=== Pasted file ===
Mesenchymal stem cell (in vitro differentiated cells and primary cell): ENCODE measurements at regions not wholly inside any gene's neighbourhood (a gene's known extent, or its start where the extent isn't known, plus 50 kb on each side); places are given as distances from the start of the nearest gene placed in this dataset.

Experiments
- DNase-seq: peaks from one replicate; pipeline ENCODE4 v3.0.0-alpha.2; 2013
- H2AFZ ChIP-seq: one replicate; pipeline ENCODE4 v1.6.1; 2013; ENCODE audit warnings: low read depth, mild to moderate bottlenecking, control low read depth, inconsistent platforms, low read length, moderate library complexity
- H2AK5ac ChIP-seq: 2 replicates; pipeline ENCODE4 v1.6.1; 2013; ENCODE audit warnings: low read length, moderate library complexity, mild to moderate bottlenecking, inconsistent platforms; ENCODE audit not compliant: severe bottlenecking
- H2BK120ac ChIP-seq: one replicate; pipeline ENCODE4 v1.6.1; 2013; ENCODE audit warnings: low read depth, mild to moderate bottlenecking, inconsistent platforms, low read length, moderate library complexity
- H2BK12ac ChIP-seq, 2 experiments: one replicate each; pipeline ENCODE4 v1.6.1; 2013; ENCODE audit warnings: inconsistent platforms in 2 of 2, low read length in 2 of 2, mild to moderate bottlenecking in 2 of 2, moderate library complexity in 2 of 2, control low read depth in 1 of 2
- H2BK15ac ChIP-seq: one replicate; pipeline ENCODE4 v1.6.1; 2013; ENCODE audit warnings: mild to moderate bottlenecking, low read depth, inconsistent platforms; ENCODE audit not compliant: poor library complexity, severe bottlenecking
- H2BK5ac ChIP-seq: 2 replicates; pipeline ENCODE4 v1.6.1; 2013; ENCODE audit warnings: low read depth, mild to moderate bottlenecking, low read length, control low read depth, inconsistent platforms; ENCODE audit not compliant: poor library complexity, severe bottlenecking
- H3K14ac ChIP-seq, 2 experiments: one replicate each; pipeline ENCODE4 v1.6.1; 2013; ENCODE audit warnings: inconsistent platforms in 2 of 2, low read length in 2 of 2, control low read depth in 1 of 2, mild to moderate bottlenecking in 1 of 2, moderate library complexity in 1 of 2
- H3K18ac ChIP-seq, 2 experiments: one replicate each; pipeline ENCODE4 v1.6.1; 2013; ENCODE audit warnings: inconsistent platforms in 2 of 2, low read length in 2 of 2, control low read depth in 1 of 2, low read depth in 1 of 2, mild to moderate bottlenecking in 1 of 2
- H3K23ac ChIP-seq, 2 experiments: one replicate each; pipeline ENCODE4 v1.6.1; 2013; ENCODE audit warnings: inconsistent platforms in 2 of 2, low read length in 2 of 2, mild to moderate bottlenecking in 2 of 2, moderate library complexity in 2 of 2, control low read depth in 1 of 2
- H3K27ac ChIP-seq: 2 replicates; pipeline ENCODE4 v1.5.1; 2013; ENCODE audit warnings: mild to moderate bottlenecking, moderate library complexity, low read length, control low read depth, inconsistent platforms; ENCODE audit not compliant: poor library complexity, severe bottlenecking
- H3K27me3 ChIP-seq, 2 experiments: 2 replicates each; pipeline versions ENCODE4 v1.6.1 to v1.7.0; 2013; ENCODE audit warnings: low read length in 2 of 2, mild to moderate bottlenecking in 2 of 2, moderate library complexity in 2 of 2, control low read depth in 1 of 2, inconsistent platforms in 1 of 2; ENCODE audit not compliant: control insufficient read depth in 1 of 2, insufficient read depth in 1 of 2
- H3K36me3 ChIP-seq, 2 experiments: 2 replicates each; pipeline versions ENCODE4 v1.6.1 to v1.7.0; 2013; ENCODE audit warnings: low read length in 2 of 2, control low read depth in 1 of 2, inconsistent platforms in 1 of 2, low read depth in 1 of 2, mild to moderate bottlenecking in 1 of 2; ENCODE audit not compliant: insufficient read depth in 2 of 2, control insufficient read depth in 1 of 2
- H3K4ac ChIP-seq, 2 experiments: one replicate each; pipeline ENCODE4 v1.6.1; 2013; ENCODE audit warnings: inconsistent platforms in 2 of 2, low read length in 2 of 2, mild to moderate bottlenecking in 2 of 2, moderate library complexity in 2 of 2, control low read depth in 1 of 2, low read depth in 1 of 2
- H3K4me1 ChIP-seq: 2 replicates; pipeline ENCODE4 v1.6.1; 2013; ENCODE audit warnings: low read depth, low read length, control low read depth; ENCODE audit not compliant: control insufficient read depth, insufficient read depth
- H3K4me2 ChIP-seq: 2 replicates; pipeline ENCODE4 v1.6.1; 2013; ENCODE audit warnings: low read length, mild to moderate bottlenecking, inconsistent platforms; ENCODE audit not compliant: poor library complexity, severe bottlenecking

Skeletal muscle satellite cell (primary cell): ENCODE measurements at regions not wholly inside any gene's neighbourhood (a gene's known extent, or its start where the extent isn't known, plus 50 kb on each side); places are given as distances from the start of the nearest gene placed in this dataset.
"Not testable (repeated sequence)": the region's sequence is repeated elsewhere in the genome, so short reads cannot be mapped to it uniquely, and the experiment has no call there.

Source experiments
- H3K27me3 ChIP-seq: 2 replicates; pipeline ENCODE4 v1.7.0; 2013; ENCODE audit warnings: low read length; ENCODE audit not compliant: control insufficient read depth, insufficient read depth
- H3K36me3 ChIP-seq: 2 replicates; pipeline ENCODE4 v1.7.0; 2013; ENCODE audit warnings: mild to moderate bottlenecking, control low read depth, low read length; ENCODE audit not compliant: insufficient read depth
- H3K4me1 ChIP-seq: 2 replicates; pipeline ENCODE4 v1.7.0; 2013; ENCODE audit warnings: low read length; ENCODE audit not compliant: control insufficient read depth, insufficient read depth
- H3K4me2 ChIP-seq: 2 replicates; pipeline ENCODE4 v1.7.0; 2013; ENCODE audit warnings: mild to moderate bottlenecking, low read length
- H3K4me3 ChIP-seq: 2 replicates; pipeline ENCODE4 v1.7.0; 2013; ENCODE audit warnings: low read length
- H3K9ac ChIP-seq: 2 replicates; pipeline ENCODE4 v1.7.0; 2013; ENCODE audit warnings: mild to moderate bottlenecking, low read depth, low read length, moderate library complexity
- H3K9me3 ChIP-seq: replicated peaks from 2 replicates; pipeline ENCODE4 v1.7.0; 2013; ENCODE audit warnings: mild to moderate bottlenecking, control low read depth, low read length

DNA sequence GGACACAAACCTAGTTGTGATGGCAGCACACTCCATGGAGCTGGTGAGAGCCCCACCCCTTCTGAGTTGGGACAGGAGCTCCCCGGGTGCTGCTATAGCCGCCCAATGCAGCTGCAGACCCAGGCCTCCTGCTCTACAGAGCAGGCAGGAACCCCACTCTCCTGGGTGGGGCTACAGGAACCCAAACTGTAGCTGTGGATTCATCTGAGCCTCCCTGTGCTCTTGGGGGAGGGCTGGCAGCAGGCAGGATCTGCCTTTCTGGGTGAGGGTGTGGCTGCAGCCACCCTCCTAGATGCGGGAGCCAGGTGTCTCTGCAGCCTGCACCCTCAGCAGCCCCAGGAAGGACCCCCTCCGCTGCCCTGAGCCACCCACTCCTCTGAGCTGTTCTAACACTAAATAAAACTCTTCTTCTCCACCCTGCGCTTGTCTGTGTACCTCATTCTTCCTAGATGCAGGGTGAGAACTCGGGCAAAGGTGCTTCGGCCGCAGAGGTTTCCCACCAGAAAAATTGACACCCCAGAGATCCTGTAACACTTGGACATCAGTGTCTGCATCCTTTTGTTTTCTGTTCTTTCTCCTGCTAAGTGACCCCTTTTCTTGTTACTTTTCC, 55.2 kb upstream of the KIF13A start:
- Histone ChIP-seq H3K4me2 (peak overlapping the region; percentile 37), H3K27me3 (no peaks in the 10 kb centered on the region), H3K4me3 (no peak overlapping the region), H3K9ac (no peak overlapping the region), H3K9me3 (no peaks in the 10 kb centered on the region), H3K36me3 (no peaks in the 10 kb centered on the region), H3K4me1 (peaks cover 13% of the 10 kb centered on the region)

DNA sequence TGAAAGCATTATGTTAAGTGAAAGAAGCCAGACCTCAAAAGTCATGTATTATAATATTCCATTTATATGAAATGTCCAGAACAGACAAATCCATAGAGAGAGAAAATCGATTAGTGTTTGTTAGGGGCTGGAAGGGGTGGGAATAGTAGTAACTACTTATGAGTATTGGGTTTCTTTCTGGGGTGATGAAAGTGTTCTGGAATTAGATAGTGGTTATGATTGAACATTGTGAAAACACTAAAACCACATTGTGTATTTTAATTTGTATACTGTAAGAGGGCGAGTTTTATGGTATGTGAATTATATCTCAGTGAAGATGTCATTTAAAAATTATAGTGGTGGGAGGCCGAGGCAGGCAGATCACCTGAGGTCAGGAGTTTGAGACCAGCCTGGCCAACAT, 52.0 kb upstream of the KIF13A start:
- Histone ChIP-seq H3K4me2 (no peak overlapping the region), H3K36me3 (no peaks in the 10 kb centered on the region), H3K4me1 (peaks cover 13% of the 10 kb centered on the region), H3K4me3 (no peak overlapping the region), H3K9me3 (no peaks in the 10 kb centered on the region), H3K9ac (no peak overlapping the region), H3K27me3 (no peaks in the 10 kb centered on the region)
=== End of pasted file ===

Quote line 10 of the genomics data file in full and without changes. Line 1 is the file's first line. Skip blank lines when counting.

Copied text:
- H3K14ac ChIP-seq, 2 experiments: one replicate each; pipeline ENCODE4 v1.6.1; 2013; ENCODE audit warnings: inconsistent platforms in 2 of 2, low read length in 2 of 2, control low read depth in 1 of 2, mild to moderate bottlenecking in 1 of 2, moderate library complexity in 1 of 2